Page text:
These Are The Regional Pancit Dishes You Should Know About

Have you heard of the Grade 1 pancit?

Pancit is a staple dish in most Filipino celebrations–especially during birthdays as it is believed that it will give the celebrant a longer life. This delicious dish, although brought to the Philippines by the Chinese, is continuously being reinvented by Filipinos into various forms–mixing in differing types of noodles and sahog (ingredients).

We’re most familiar with the more famous pancit dishes, namely the pancit canton, pancit palabok, pancit lomi, and sotanghon guisado. But pancit is such a versatile dish that locals from different regions of our country made their own version, which, eventually, became a popular dish they’re known for.

Here are some of the regional pancit varieties in the Philippines:

Photo by Weng’s Batil Patung, Cagayan Valley’s Famous Pancit official Facebook page

1 Batil Patong

According to Linamnam: Eating One’s Way Around The Philippines (2011), you can find this noodle specialty all over Tuguegarao City, Cagayan. This noodle dish’s unique quality comes from the name itself–batir means “to whisk or beat,” while patong means “to place on top”. This dish is typically made from sautéed flavored meats (carabeef and pork liver), vegetables, and miki noodles that are slowly simmered in beef broth. Eggs are added in to mix to be poached, which also contributes to what makes the batil patong sauce thick.


The batil patong is usually served with the poached egg yolk on top. A serving of the saucy soup, chopped onions, kalamansi, soy sauce, and vinegar can be mixed into this dish to give it more flavor.

Photo by Original Pancit Cabagan official Facebook page

2 Pancit Cabagan

The pancit Cabagan is a salty-savory noodle dish from Cabagan town, Isabela. This noodle dish is quite similar to batil patong because of the handmade fresh miki noodles that are cooked the same way. What sets it apart is that instead of the carabeef and pork liver the batil patong uses, the pancit cabagan is made with crunchy lechon carajay (crispy pork belly), Ilocano igado (stewed pork liver), and hard-boiled quail eggs on top.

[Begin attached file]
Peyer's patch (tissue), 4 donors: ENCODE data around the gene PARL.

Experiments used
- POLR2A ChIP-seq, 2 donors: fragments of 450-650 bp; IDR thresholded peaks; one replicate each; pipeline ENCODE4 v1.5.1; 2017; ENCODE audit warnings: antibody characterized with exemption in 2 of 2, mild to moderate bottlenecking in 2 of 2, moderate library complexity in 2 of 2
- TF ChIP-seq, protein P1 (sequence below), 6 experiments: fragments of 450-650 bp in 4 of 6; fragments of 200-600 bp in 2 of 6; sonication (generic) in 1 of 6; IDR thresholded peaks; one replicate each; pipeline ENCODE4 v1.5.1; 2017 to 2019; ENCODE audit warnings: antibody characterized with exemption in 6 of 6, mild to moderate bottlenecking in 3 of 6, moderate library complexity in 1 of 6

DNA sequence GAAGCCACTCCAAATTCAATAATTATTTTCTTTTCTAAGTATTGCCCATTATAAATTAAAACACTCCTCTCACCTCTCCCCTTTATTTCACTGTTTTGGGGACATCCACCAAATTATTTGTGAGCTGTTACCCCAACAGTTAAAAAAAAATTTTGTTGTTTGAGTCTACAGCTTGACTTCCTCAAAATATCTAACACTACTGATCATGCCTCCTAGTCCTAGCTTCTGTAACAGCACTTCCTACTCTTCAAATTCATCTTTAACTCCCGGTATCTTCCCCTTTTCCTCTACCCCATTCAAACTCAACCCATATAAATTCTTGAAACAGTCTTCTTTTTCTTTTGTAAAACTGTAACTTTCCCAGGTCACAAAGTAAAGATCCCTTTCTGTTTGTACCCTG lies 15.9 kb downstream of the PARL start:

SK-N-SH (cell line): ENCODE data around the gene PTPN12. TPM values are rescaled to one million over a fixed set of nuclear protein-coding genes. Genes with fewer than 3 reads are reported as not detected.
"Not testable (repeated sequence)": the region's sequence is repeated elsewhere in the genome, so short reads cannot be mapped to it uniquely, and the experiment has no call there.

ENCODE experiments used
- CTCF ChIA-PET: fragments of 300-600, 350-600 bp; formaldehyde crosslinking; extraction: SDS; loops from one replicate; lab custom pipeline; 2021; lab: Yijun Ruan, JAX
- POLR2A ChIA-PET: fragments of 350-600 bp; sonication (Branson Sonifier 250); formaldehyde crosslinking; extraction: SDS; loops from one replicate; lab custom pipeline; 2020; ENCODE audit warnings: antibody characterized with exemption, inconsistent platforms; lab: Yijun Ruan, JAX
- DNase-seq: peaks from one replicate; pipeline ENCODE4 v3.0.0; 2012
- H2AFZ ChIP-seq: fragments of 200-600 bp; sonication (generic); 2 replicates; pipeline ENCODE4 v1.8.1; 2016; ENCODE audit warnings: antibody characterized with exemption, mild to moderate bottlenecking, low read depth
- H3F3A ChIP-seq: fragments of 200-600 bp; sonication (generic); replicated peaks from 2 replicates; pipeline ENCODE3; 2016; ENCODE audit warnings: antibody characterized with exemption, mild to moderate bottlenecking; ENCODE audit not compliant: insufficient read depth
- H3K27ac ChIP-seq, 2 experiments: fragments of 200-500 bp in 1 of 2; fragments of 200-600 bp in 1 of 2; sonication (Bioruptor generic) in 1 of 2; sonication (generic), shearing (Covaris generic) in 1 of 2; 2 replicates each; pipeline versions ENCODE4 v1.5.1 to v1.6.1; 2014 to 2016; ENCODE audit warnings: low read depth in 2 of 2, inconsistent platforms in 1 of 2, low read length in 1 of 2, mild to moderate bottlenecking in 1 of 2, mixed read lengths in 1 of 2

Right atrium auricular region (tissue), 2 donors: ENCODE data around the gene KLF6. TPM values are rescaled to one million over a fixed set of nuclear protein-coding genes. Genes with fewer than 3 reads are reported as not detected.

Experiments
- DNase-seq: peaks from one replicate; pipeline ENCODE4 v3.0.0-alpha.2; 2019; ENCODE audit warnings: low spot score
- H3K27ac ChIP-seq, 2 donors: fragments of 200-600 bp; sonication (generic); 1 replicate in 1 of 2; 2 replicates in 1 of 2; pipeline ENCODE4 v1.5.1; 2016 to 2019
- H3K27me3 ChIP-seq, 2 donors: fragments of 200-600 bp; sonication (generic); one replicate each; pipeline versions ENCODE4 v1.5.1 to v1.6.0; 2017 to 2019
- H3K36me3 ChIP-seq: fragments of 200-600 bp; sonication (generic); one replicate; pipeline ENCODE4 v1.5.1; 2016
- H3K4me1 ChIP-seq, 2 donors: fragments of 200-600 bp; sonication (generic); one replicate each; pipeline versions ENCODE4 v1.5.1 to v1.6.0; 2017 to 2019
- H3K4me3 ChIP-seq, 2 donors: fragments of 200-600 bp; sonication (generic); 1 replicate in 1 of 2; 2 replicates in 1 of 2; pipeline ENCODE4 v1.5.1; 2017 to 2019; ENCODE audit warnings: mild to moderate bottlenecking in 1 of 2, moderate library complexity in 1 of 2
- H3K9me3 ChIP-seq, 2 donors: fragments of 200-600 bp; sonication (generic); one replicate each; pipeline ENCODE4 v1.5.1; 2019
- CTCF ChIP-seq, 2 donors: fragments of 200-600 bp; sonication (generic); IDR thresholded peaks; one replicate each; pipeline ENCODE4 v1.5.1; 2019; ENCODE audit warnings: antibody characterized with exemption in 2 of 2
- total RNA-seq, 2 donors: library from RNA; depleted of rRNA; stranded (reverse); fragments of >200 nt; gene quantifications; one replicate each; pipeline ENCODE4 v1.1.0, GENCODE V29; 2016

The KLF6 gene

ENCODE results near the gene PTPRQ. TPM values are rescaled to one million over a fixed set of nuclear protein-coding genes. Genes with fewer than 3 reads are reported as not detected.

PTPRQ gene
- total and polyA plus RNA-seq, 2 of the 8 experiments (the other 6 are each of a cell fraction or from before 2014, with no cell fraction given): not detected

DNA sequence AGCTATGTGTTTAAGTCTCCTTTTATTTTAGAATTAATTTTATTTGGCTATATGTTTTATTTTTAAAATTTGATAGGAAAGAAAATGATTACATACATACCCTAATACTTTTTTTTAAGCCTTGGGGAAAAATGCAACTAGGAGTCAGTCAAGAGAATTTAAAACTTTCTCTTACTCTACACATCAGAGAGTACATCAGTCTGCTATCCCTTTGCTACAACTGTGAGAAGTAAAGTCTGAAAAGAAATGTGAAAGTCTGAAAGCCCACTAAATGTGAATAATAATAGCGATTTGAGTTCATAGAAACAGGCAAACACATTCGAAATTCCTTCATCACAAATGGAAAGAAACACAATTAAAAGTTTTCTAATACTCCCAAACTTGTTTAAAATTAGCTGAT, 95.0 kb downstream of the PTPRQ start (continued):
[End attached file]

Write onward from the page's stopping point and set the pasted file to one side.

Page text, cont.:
3 Sinanta

Sinanta, like batil patong, also originates from the city of Tuguegarao. According to Linamnam: Eating One’s Way Around The Philippines (2011), this noodle soup dish is traditionally served by the Ibanag (inhabitants of Cagayan) families. The broth of sinanta is made with chicken and alá (mini clams). This dish is served with pinakafu, also an Ibanag specialty, which is described to be a finger-sized fried sticky rice cake coated in caramelized sugar.


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Photo by Jose Benigno Salvador

4 Pancit Choko En Su Tinta

The pancit choko en su tinta, also known as pancit pusit, is a famous black noodle dish from Cavite. This dish is made with sotanghon (vermicelli), generously coated in squid ink, garnished with kinchay (Chinese celery), chopped kamias (cucumber tree), toasted garlic, and siling labuyo (bird’s eye chilies).

Photo by City Tourism Office – Santa Rosa official Facebook page

5 Grade 1 Pancit

The Grade 1 pancit is called as it is because locals from Sta. Rosa, Laguna are said to have eaten this noodle dish since they were in grade one. This is a specialty by a Roseñan, Lola Mely Beato, and is usually ordered by locals to enjoy during celebrations. This famous noodle dish is made from egg noodles that are stir-fried with pork, bean, curd, and salted dried yapyap (freshwater shrimps) simmered in pork broth and achuete. Instead of the usual calamansi, the Grade 1 pancit uses kamias (cucumber tree) to give it a bit of tang.


6 Pancit Sabsab

Not to be confused with pancit habhab from Quezon Province, the pancit sabsab can be found at the Taal market (Batangas). This delicious noodle dish is a combination of bihon and miki noodles that are sautéed in pork lard with pork meat, cabbage, and tabayag (bottle gourd) which is then simmered in pork broth. Mang Biko’s, one of the go-to panciterias that specialize in making the pancit sabsab, offers this with a bamboo stick that you can break into two–which you can then use as chopsticks to eat the pancit sabsab.


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